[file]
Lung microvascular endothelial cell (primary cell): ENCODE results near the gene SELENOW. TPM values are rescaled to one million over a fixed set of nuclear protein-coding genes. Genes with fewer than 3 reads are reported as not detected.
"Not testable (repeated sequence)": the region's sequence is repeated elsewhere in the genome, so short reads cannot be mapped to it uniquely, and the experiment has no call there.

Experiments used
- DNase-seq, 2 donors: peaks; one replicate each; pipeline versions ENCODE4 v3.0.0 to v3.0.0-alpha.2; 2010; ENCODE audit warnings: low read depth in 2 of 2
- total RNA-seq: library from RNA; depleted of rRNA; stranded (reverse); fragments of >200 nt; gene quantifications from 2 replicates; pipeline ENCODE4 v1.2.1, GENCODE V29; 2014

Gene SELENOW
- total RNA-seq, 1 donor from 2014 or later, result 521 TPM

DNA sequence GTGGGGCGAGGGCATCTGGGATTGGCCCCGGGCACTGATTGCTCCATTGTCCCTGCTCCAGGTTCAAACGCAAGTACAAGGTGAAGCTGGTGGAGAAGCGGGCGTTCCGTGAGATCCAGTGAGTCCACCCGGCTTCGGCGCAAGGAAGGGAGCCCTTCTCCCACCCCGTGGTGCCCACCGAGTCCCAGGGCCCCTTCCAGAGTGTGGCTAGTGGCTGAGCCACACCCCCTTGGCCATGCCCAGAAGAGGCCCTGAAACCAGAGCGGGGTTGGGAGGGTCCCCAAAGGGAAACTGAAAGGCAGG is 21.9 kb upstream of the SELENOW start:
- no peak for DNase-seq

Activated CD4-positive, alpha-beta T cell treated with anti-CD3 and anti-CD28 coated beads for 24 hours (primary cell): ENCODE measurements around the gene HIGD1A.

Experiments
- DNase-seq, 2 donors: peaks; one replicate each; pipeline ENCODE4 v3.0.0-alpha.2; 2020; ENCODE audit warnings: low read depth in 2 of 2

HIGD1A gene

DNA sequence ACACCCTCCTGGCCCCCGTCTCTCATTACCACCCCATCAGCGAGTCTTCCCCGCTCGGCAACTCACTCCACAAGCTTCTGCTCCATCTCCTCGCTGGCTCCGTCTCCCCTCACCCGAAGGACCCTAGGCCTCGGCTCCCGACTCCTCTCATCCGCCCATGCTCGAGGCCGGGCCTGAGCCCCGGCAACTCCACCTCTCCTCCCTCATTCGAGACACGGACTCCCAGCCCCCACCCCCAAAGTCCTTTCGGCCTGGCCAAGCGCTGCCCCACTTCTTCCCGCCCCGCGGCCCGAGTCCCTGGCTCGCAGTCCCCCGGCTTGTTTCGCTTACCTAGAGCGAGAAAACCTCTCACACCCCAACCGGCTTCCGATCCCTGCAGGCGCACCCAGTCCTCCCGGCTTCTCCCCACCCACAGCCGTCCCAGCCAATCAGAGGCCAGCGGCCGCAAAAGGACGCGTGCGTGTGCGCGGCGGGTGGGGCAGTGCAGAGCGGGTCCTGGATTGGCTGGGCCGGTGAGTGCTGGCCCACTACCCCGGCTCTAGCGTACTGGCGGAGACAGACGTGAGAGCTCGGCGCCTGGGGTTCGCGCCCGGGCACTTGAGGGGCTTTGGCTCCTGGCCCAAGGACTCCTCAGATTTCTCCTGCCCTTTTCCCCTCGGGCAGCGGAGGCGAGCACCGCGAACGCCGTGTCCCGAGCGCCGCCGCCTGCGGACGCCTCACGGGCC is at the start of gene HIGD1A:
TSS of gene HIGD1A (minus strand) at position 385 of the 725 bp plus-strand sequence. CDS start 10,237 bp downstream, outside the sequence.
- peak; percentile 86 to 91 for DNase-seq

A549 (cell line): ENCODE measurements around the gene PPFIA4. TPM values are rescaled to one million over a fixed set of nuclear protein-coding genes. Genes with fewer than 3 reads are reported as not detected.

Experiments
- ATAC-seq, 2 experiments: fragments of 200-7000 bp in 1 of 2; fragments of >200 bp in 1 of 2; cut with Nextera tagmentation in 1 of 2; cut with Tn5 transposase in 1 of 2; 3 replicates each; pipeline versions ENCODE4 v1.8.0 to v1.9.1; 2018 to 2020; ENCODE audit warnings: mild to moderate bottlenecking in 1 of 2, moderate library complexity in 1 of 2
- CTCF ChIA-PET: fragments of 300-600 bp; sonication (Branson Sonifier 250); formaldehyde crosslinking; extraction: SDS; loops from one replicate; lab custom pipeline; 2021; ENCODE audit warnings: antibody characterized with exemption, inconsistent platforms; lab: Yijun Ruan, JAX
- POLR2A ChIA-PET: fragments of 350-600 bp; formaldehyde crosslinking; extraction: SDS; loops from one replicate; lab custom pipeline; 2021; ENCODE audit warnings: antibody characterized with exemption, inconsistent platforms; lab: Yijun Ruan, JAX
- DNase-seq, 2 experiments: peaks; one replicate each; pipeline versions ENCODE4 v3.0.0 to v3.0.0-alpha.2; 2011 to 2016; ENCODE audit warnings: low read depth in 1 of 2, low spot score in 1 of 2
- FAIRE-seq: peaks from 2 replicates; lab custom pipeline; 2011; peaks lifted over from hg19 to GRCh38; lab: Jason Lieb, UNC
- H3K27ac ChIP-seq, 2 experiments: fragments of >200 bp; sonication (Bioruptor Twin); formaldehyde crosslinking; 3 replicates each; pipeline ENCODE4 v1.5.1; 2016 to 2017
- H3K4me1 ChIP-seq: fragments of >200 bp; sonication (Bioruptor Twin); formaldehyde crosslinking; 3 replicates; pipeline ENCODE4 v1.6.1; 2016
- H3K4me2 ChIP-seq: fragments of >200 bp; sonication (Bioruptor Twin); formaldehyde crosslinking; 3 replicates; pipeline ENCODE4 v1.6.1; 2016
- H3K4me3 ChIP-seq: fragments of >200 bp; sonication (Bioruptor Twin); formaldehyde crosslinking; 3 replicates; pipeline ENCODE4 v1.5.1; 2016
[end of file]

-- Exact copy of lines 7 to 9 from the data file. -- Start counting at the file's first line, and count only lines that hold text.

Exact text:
- total RNA-seq, 1 donor from 2014 or later, result 521 TPM

DNA sequence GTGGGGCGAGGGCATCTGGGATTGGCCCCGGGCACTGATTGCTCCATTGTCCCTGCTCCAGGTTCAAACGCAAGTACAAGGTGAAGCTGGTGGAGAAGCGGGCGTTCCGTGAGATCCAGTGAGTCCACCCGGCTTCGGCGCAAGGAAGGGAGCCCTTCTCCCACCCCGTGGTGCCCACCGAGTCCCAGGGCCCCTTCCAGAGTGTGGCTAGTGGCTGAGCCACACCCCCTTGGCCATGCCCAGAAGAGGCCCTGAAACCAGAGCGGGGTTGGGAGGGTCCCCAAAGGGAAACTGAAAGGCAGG is 21.9 kb upstream of the SELENOW start:
- no peak for DNase-seq